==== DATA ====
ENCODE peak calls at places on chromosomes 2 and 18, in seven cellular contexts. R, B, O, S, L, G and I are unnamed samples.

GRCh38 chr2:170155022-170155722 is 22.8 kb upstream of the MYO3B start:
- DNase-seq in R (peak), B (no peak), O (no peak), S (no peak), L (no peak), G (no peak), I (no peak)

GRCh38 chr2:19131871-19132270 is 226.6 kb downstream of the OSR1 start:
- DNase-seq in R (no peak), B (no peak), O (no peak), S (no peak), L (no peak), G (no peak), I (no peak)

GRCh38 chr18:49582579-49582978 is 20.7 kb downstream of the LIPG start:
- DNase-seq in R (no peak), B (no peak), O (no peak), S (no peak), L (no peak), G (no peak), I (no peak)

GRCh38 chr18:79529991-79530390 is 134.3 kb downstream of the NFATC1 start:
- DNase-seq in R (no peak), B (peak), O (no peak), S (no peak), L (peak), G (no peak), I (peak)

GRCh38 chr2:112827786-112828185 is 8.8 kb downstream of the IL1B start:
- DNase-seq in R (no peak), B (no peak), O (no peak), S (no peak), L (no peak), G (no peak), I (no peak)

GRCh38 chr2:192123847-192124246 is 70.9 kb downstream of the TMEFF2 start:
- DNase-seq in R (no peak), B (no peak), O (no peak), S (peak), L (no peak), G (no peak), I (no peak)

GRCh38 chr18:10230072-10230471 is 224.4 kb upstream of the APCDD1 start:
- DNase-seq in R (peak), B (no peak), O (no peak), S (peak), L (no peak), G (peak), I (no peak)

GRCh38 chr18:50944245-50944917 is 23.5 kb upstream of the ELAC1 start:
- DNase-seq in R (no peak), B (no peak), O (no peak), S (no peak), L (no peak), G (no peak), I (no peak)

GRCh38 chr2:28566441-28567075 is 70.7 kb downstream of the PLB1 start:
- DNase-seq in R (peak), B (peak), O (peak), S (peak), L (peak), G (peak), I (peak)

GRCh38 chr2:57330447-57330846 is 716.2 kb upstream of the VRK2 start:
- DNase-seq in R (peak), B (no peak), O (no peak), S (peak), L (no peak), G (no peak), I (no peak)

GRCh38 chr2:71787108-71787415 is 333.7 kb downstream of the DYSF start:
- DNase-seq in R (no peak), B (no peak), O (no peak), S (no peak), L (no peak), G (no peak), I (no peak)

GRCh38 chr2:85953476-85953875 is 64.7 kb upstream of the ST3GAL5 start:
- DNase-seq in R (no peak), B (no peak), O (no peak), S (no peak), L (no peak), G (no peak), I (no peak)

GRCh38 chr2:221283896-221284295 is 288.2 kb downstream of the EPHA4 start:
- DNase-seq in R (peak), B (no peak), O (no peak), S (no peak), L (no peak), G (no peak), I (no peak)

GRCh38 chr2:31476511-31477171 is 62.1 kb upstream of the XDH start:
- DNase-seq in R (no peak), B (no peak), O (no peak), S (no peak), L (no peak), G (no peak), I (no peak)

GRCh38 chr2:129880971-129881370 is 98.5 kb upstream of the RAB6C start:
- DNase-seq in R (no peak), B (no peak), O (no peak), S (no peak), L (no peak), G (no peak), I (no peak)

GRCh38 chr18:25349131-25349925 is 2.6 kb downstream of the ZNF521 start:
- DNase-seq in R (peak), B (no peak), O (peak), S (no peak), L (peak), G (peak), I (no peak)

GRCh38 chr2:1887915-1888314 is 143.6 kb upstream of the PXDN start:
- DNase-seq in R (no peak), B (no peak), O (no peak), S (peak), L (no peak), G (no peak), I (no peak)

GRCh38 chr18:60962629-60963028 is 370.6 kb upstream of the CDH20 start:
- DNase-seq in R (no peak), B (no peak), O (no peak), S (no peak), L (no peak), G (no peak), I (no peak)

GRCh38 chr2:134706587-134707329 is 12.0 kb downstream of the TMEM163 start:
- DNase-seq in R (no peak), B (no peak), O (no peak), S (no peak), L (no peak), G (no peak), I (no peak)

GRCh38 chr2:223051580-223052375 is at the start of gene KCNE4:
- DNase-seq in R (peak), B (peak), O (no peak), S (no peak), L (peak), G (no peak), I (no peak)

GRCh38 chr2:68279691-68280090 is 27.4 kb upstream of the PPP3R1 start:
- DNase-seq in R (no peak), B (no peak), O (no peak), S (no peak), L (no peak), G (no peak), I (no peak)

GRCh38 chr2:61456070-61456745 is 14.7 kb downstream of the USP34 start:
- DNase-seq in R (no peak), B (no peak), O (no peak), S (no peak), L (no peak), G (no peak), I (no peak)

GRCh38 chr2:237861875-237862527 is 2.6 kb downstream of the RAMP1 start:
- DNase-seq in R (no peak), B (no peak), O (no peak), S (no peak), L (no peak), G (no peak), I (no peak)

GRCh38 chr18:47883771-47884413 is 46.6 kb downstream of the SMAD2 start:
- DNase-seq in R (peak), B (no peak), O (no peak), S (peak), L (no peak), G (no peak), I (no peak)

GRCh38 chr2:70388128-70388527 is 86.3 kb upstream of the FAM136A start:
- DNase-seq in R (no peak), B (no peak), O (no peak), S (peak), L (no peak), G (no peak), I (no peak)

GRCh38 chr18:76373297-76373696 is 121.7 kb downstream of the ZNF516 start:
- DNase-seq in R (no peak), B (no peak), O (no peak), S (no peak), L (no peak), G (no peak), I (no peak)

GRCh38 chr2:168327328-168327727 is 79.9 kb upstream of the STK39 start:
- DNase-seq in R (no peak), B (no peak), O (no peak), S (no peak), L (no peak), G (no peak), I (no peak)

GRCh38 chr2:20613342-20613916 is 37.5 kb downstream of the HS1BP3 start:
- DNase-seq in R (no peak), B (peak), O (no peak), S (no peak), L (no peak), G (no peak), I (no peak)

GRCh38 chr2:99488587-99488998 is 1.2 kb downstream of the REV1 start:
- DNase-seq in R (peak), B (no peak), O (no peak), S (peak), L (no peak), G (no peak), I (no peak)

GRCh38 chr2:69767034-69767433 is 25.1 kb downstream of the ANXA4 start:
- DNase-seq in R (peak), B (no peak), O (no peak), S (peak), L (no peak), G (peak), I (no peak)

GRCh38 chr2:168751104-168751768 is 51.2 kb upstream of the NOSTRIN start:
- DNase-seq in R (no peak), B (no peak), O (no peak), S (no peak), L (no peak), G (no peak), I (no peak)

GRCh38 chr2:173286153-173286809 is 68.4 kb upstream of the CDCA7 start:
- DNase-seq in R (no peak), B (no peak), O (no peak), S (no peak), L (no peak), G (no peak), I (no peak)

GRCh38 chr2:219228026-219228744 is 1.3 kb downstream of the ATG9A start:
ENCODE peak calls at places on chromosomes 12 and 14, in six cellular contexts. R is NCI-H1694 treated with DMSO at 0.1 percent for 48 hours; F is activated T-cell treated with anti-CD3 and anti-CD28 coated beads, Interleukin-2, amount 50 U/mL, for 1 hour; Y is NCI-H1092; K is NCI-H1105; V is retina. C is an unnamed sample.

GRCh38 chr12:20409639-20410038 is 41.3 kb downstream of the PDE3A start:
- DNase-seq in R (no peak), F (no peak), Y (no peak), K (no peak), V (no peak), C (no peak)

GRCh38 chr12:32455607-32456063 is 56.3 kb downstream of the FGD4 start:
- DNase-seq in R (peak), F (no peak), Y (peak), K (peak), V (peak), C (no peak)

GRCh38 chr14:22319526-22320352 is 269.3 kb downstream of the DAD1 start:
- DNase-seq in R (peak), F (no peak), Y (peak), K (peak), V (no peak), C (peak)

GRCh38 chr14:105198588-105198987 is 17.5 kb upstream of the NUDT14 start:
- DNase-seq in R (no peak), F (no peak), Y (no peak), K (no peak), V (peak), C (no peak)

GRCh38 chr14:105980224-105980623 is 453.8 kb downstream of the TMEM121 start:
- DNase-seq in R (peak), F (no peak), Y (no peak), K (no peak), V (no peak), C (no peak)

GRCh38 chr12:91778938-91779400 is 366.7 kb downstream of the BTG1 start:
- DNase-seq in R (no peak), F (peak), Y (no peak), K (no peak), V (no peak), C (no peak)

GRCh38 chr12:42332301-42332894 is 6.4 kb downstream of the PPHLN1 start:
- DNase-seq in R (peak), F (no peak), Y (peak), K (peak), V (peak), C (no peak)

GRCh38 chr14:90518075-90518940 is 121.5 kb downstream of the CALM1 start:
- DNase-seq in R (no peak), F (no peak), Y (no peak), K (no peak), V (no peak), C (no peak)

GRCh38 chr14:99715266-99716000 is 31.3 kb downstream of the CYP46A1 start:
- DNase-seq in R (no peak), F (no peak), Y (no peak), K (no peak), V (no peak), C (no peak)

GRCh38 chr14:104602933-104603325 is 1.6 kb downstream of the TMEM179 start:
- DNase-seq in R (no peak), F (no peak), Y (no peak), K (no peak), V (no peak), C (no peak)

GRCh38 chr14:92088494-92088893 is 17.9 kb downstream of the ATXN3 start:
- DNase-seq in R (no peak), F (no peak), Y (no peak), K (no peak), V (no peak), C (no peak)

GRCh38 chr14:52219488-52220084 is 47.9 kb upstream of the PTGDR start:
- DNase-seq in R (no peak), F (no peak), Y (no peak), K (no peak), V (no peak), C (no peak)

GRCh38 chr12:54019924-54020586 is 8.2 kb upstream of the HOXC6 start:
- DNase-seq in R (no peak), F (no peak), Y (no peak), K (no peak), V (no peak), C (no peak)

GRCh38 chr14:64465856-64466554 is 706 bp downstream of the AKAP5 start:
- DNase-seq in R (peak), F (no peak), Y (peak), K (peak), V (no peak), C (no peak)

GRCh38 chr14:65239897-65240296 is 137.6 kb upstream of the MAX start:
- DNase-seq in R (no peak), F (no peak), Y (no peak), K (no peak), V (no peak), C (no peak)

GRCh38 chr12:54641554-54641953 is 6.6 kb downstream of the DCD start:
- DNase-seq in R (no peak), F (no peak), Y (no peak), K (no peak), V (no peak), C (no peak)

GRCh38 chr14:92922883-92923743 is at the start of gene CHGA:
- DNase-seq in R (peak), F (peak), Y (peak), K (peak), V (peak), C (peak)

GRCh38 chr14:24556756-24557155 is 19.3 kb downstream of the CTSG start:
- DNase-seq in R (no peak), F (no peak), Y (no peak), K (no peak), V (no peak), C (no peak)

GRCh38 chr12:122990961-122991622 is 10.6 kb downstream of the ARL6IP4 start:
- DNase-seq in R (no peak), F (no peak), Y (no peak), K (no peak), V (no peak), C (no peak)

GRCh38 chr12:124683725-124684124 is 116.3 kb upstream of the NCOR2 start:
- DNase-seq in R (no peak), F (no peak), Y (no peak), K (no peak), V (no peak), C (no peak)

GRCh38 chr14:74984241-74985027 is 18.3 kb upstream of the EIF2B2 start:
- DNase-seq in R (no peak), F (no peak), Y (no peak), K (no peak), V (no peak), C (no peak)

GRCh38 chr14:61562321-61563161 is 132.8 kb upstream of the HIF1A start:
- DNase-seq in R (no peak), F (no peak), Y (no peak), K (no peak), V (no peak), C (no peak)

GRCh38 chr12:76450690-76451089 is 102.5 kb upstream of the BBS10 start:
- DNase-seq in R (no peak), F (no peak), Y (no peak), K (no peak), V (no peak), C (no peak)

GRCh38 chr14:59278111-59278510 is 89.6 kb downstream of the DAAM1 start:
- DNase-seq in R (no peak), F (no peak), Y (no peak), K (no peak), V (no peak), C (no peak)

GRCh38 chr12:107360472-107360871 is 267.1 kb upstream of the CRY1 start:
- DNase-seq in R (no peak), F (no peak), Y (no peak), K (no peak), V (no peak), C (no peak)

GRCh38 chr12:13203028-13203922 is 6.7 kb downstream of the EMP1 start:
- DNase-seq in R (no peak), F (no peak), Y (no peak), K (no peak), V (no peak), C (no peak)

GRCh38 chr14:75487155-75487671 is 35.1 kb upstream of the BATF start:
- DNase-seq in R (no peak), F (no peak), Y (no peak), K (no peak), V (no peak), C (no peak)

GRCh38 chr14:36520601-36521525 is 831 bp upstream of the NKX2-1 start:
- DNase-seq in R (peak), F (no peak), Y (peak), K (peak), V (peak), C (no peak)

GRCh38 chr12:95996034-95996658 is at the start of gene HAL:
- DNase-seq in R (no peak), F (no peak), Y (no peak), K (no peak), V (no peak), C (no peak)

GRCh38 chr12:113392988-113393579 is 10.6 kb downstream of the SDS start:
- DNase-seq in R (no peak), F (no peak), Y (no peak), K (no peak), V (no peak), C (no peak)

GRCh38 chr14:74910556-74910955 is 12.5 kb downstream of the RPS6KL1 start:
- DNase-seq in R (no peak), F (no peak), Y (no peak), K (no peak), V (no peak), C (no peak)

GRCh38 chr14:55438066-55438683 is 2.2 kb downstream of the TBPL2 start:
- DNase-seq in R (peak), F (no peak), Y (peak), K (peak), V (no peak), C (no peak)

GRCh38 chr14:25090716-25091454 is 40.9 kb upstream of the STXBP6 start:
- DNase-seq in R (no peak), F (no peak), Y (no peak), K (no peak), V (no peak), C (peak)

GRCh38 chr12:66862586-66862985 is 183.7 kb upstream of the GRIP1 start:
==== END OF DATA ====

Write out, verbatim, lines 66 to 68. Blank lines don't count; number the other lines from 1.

GRCh38 chr2:219228026-219228744 is 1.3 kb downstream of the ATG9A start:
ENCODE peak calls at places on chromosomes 12 and 14, in six cellular contexts. R is NCI-H1694 treated with DMSO at 0.1 percent for 48 hours; F is activated T-cell treated with anti-CD3 and anti-CD28 coated beads, Interleukin-2, amount 50 U/mL, for 1 hour; Y is NCI-H1092; K is NCI-H1105; V is retina. C is an unnamed sample.

GRCh38 chr12:20409639-20410038 is 41.3 kb downstream of the PDE3A start: